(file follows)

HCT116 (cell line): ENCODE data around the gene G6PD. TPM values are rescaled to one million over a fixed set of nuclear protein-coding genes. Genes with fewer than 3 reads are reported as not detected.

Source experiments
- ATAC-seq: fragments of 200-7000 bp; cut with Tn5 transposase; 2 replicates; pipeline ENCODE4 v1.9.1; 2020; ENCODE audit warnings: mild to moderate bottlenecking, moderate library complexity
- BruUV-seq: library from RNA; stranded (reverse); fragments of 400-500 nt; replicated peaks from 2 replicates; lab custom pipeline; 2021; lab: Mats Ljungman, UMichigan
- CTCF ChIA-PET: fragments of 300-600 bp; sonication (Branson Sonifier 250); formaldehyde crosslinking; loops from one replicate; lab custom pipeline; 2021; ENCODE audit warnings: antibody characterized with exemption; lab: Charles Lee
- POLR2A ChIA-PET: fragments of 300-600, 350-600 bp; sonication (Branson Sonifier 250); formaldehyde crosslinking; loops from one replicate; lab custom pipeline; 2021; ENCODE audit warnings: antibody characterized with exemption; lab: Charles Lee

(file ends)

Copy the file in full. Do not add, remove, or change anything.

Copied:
HCT116 (cell line): ENCODE data around the gene G6PD. TPM values are rescaled to one million over a fixed set of nuclear protein-coding genes. Genes with fewer than 3 reads are reported as not detected.

Source experiments
- ATAC-seq: fragments of 200-7000 bp; cut with Tn5 transposase; 2 replicates; pipeline ENCODE4 v1.9.1; 2020; ENCODE audit warnings: mild to moderate bottlenecking, moderate library complexity
- BruUV-seq: library from RNA; stranded (reverse); fragments of 400-500 nt; replicated peaks from 2 replicates; lab custom pipeline; 2021; lab: Mats Ljungman, UMichigan
- CTCF ChIA-PET: fragments of 300-600 bp; sonication (Branson Sonifier 250); formaldehyde crosslinking; loops from one replicate; lab custom pipeline; 2021; ENCODE audit warnings: antibody characterized with exemption; lab: Charles Lee
- POLR2A ChIA-PET: fragments of 300-600, 350-600 bp; sonication (Branson Sonifier 250); formaldehyde crosslinking; loops from one replicate; lab custom pipeline; 2021; ENCODE audit warnings: antibody characterized with exemption; lab: Charles Lee